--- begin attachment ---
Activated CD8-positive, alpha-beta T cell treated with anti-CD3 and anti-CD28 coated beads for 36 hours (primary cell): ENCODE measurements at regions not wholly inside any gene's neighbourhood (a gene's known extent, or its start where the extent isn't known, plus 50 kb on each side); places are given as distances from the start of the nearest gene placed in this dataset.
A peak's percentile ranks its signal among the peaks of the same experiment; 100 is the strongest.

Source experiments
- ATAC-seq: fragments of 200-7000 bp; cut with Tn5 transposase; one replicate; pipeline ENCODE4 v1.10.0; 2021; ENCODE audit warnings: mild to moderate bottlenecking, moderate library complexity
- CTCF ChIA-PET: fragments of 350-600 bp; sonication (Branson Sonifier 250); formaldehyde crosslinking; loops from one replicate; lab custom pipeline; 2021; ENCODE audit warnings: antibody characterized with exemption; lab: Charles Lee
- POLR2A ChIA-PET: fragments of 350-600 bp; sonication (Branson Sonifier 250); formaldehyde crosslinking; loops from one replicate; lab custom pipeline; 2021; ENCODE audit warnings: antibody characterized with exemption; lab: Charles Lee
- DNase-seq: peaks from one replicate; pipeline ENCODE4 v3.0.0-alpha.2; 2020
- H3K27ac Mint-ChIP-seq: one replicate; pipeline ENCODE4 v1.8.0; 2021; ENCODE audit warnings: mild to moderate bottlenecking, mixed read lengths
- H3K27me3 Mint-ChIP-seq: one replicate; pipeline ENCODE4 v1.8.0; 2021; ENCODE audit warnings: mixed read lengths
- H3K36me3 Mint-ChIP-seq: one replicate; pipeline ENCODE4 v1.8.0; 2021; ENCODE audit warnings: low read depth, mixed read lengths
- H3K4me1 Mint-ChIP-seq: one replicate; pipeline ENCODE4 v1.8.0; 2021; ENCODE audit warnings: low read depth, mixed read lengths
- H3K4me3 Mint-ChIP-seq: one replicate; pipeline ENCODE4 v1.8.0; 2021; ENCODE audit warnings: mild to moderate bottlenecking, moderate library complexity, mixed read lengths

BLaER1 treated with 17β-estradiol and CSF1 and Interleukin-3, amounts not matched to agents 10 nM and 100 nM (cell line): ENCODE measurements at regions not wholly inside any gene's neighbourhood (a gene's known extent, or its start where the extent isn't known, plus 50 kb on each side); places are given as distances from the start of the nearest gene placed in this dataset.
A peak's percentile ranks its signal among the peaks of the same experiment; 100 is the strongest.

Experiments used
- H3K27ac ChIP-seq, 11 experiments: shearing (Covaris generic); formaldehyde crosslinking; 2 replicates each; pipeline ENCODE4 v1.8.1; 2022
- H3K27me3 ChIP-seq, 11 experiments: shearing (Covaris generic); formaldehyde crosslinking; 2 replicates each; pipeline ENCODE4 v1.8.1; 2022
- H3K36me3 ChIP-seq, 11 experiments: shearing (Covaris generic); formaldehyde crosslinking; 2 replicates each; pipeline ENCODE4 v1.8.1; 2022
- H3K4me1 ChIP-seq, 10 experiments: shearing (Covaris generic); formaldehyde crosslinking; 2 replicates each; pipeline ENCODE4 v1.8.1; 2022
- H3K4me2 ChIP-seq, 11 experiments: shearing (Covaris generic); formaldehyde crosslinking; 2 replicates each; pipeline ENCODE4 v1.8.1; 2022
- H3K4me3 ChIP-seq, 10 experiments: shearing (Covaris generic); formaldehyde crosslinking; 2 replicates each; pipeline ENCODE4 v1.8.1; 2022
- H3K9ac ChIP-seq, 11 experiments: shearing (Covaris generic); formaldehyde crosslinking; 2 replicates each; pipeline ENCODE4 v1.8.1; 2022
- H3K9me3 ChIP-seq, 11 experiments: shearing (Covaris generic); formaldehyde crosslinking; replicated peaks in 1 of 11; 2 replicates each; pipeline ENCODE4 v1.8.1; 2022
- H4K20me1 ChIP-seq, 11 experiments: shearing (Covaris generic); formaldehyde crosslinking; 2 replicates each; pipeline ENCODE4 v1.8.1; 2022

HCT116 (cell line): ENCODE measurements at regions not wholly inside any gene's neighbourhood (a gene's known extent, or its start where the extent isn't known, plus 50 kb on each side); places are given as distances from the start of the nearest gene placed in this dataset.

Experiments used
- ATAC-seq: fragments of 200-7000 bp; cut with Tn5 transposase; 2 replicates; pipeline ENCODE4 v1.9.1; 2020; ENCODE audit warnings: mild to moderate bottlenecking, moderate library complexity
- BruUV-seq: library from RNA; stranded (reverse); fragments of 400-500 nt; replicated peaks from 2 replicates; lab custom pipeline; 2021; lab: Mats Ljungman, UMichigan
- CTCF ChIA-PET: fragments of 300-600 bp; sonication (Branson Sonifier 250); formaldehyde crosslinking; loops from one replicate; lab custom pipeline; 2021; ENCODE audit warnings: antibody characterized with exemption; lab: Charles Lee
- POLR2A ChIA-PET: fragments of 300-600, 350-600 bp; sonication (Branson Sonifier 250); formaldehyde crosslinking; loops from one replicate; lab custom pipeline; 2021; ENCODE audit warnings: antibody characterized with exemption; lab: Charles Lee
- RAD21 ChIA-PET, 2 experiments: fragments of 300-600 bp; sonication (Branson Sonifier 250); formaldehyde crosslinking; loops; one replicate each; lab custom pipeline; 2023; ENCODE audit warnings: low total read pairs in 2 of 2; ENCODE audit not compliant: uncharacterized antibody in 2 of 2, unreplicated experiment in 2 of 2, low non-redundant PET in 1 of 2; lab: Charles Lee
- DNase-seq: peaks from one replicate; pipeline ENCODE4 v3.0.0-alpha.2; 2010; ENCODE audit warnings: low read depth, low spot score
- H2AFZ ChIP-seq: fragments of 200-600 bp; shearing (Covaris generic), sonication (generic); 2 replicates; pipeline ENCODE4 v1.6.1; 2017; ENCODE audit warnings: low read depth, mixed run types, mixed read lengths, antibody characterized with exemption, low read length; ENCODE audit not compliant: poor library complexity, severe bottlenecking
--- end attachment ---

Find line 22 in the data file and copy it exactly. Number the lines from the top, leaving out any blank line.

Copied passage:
- H3K9ac ChIP-seq, 11 experiments: shearing (Covaris generic); formaldehyde crosslinking; 2 replicates each; pipeline ENCODE4 v1.8.1; 2022